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An Absence So Great: A Novel (Portraits of…

An Absence So Great: A Novel (Portraits of the Heart) (2010)

by Jane Kirkpatrick

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My Synopsis:

An Absence So Great (Portraits of the Heart series - Book 2) by Jane Kirkpatrick

(For review from Waterbrook Multnomah)

Jesse Gaebele is at a crossroads in her life. She believes she must leave her home and family behind and try to make it as a photographer on her own because of a past relationship. Jesse moves to Milwaukee in order to help a widow manage her photography studio after the death of her husband. But, Jesse's real dream is to own a photography studio of her own.

Jesse moves toward her dreams but there is always a shadow on her life. Is photography enough to fill the absence in her heart? Jesse struggles with the love she feels for her mentor and friend Fred Bauer, a married man with troubles of his own. From the loss of his son at a young age to the loveless marriage he has endured for many years. Is there some hope for Fred and Jesse? Will Jesse be able to realize her dreams and return from self-appointed exile?

My Thoughts:

There are so many things that I really liked about this book. First of all the story is actually based on the story of Jane Kirkpatrick's grandmother, Jesse. Kirkpatrick combines research with her memories and interviews with her grandmother to craft a superb novel.

One of my favorite parts of the book are the photographs taken by Jesse and used to illustrate the novel. These photo's really stood out, they made the book unique and so much more personal. I loved the wedding photograph of Jesse. Her face seemed to show not only her joy but a contentment, that comes from being satisfied with your life at that moment.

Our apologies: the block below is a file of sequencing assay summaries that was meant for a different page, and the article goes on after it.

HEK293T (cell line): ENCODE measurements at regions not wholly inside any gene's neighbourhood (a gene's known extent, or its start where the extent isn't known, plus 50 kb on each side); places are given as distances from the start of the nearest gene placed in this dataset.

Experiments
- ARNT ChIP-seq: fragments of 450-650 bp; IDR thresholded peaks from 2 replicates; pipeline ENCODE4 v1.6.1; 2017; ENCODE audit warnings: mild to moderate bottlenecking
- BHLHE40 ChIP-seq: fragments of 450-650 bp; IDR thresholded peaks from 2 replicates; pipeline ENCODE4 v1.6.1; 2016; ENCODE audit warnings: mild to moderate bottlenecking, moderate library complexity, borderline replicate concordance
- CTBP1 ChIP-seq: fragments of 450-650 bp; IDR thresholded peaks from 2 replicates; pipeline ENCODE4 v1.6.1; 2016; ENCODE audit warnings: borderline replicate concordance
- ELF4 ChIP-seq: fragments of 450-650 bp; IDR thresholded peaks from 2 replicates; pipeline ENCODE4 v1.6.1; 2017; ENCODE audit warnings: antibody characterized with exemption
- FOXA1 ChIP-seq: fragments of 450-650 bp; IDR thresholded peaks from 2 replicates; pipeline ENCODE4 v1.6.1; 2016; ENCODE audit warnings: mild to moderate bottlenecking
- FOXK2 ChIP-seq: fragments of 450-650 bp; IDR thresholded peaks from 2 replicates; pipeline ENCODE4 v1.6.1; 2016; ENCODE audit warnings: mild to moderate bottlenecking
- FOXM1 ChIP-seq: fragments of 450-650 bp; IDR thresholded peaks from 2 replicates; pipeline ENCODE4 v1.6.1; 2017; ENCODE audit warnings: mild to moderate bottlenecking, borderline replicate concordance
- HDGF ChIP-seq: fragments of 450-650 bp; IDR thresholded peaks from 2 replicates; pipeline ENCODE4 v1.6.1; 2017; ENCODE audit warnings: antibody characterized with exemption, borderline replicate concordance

Jesse in my opinion was quite hard on herself. She decided to go away from her home and family for several reasons. Her feelings for Fred made it difficult for them to work together. As a reader, I thought that perhaps she felt like she had disappointed her family and was ashamed, of her behavior. It was hard to see her struggle to gain that independence and recognition of having her own studio and then feeling as if it had been taken right out from underneath her. I can also understand Fred's position. He wanted to help her. He loved her, but he didn't go about it the right way.

You Can Learn more about this product or purchase the book from Random House.

Overall this was just a great book. I really enjoyed it and I give it 5 out 5 apples from my book bag!
  DLester | Aug 19, 2010 |
Jane Kirkpatrick was inspired to write this book based upon a collection of stories told through her grandmother’s history. She also used real photographs some of her family and some taken at the turn of the century which are showcased throughout the novel. An Absence so Great tells a story of a young woman pursuing her dreams as a renowned photographer and a woman torn between loving the wrong or perhaps right man. Not so much a romance novel as this is a look into a woman’s heart for true worth and independence.